In bold: players still active in Serie A and their respective teams in current season.

List of railway stations in Sardinia

This is the list of the railway stations in Sardinia.

Luigi Riva

Luigi "Gigi" Riva (Italian: [luˈiːdʒi ˈdʒiːdʒi ˈriːva]; born 7 November 1944) is an Italian former professional footballer who played as a centre-forward.

Considered to be one of the best players of his generation, as well as one of the greatest strikers of all time, Riva enjoyed a remarkable scoring record for Cagliari, thanks to his composure in front of goal, powerful left foot and aerial ability; his speed, strength and eye for goal led the Italian journalist Gianni Brera to nickname him "Rombo di Tuono" (Roar of Thunder). Aside from his debut season with Legnano, Riva remained with the Sardinian club for his entire career: he helped Cagliari achieve promotion to the Italian top-flight for the first time in 1964, and later led the club to their only Serie A title in 1969–70.At international level, Riva won the 1968 UEFA European Championship and was runner-up at the 1970 FIFA World Cup with the Italian national team; he also took part at the 1974 FIFA World Cup. With 35 goals in 42 appearances (in all official competitions) between 1965 and 1974, he is Italy's all-time leading goalscorer.After retiring in 1976, Riva briefly served as the president of Cagliari during the 1986–87 season, and was later the team manager and director of the Italian national team from 1988 until 2013.

Massimiliano Allegri

Massimiliano Allegri (Italian pronunciation: [massimiˈljaːno alˈleːɡri, - alˈlɛː-]; born 11 August 1967) is an Italian professional football manager and former player currently in charge of Serie A club Juventus.

As a player, Allegri was a midfielder who spent his career playing for various Italian clubs. After beginning his managerial career in 2003 with several smaller Italian sides, he later played a key role in Sassuolo's rise through the lower Italian divisions and subsequently led Cagliari to their best Serie A finish in nearly 15 years, winning the Panchina d'Oro Award for best Serie A coach in 2009. His performances as head coach of Cagliari earned him a move to Milan in 2010, where he remained until January 2014; in the 2010–11 season, Allegri helped Milan to their first Serie A title since the 2003–04 season.After joining Juventus in 2014, he won four consecutive domestic doubles between 2015 and 2018, the only coach to achieve this feat in the top 5 European leagues.

As of September 2018, he was the coach with the highest points-per-game ratio (2,30) in the history of Juventus.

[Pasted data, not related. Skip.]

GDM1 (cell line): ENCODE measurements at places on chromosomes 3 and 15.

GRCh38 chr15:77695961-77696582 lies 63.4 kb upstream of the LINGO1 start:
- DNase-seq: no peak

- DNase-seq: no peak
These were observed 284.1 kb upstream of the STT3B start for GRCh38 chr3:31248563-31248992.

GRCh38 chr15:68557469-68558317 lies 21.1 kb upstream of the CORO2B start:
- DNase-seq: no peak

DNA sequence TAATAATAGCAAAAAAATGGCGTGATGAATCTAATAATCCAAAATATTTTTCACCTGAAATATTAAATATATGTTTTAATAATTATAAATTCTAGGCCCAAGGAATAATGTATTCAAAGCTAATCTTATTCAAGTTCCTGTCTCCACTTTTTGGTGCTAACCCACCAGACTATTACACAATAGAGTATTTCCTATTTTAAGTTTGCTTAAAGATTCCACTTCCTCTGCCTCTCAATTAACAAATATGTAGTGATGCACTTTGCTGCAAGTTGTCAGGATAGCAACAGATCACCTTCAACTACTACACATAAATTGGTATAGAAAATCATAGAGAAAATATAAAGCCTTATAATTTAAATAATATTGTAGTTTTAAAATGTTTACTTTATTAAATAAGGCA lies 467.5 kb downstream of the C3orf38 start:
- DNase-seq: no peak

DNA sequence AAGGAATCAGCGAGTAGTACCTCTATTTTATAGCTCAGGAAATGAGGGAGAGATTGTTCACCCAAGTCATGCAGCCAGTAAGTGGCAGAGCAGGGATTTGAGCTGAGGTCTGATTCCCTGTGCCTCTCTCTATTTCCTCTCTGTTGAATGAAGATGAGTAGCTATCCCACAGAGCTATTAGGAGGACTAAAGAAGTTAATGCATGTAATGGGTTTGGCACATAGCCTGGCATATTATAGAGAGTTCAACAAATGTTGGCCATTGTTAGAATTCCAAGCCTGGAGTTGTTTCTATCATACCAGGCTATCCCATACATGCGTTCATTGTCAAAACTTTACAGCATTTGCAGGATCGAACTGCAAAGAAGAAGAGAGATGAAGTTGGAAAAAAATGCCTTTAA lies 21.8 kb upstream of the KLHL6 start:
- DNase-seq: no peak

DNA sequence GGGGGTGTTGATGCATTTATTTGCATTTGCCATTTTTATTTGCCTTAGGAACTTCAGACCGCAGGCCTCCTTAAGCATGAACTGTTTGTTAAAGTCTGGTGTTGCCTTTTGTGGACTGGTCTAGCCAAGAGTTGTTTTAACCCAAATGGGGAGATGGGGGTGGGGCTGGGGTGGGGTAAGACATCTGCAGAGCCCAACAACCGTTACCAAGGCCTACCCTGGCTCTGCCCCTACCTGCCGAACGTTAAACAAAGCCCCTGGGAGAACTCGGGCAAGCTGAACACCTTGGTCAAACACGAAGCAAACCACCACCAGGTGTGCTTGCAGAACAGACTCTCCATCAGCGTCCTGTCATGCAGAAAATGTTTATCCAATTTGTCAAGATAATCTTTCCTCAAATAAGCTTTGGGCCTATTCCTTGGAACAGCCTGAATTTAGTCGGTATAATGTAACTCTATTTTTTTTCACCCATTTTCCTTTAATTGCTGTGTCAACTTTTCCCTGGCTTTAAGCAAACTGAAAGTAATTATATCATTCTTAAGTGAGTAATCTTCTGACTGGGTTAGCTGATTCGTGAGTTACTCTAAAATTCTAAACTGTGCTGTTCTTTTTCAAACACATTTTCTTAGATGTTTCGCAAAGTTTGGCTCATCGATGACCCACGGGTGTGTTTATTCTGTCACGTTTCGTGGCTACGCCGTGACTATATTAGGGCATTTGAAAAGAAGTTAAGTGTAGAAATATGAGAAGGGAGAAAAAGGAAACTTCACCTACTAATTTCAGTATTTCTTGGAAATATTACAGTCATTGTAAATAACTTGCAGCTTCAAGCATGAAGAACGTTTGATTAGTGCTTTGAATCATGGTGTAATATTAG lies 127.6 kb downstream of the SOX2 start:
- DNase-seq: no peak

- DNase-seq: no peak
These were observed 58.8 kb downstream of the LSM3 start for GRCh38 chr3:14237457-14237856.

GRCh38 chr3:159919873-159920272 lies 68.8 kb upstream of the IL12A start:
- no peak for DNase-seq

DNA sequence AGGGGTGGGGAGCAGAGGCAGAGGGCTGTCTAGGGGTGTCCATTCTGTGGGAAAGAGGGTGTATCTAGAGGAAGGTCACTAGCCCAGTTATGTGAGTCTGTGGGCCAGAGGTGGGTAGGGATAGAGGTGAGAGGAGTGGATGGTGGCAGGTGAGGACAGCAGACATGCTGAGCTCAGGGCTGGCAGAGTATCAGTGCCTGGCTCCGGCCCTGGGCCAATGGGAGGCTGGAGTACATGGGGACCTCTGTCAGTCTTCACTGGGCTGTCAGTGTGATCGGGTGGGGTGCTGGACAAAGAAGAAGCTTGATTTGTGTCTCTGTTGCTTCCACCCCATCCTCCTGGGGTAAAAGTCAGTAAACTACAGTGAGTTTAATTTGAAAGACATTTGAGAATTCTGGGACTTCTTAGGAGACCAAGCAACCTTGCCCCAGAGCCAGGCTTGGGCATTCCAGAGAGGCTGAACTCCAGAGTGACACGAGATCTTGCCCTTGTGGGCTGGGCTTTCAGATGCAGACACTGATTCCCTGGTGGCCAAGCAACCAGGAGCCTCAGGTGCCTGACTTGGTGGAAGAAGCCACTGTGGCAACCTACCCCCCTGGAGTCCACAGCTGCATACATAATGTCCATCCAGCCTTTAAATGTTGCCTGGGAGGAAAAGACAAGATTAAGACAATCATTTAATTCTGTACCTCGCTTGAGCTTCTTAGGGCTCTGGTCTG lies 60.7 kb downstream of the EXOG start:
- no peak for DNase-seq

Radja Nainggolan

Radja Nainggolan (born 4 May 1988) is a Belgian professional footballer who plays as a midfielder for Italian club Inter Milan.

Nicknamed Il Ninja, he spent most of his professional career in Italy, representing Piacenza, Cagliari, Roma and Inter Milan and making over 290 Serie A appearances.

A Belgium international for eight years, Nainggolan played 30 times for his country (scoring six goals) and represented it at Euro 2016.


Sardinia ( sar-DIN-ee-ə; Italian: Sardegna [sarˈdeɲɲa]; Sardinian: Sardìgna [saɾˈdiɲɲa] or Sardìnnia [saɾˈdinja]; Sassarese: Sardhigna; Gallurese: Saldigna; Algherese: Sardenya; Tabarchino: Sardegna) is the second-largest island in the Mediterranean Sea (after Sicily and before Cyprus). It is located west of the Italian Peninsula and to the immediate south of the French island of Corsica.

Sardinia is politically a region of Italy, whose official name is Regione Autonoma della Sardegna / Regione Autònoma de Sardigna (Autonomous Region of Sardinia), and enjoys some degree of domestic autonomy granted by a specific Statute. It is divided into four provinces and a metropolitan city, with Cagliari being the region's capital and also its largest city. Sardinia's indigenous language and the other minority languages (Sassarese, Corsican Gallurese, Algherese Catalan and Ligurian Tabarchino) spoken on the island are recognized by the regional law and enjoy "equal dignity" with Italian.Due to the variety of its ecosystems, which include mountains, woods, plains, largely uninhabited territories, streams, rocky coasts and long sandy beaches, the island has been defined metaphorically as a micro-continent. In the modern era, many travelers and writers have extolled the beauty of its untouched landscape, which houses the vestiges of the Nuragic civilization.

Stadio Sant'Elia

Stadio Comunale Sant'Elia was a football stadium in Cagliari, Italy. It is best known for having been the home of Cagliari Calcio. It hosted three matches during the 1990 FIFA World Cup. The stadium had an initially capacity of 60,000 spectators, reduced to 40,919 in 1990, and then 23,834 and finally 16,000 spectators with a provisional stand.

Its construction began in 1970, following Cagliari Calcio's first and so far only Scudetto, thus taking the place of the old Amsicora Stadium.